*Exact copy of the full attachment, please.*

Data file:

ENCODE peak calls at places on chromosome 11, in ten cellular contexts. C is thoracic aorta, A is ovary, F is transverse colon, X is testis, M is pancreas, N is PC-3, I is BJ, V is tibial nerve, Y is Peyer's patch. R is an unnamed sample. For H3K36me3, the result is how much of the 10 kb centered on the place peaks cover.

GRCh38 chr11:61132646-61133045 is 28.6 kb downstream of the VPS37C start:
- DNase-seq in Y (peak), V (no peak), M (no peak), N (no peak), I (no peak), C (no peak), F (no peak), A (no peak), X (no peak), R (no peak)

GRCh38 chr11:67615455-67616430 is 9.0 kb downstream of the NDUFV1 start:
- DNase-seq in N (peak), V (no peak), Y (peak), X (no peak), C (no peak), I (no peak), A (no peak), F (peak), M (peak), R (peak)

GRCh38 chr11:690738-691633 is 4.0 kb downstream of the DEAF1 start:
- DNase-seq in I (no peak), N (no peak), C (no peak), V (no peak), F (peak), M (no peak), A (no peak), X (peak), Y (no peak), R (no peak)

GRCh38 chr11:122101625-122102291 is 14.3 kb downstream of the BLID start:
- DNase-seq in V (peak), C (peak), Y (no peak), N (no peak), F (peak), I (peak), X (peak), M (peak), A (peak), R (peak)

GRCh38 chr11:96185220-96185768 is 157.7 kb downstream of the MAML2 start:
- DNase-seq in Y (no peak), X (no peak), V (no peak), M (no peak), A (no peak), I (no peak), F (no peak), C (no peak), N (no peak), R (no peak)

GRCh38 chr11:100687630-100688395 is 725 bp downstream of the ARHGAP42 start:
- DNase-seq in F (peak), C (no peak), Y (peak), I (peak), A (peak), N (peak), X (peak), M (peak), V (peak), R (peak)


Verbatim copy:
ENCODE peak calls at places on chromosome 11, in ten cellular contexts. C is thoracic aorta, A is ovary, F is transverse colon, X is testis, M is pancreas, N is PC-3, I is BJ, V is tibial nerve, Y is Peyer's patch. R is an unnamed sample. For H3K36me3, the result is how much of the 10 kb centered on the place peaks cover.

GRCh38 chr11:61132646-61133045 is 28.6 kb downstream of the VPS37C start:
- DNase-seq in Y (peak), V (no peak), M (no peak), N (no peak), I (no peak), C (no peak), F (no peak), A (no peak), X (no peak), R (no peak)

GRCh38 chr11:67615455-67616430 is 9.0 kb downstream of the NDUFV1 start:
- DNase-seq in N (peak), V (no peak), Y (peak), X (no peak), C (no peak), I (no peak), A (no peak), F (peak), M (peak), R (peak)

GRCh38 chr11:690738-691633 is 4.0 kb downstream of the DEAF1 start:
- DNase-seq in I (no peak), N (no peak), C (no peak), V (no peak), F (peak), M (no peak), A (no peak), X (peak), Y (no peak), R (no peak)

GRCh38 chr11:122101625-122102291 is 14.3 kb downstream of the BLID start:
- DNase-seq in V (peak), C (peak), Y (no peak), N (no peak), F (peak), I (peak), X (peak), M (peak), A (peak), R (peak)

GRCh38 chr11:96185220-96185768 is 157.7 kb downstream of the MAML2 start:
- DNase-seq in Y (no peak), X (no peak), V (no peak), M (no peak), A (no peak), I (no peak), F (no peak), C (no peak), N (no peak), R (no peak)

GRCh38 chr11:100687630-100688395 is 725 bp downstream of the ARHGAP42 start:
- DNase-seq in F (peak), C (no peak), Y (peak), I (peak), A (peak), N (peak), X (peak), M (peak), V (peak), R (peak)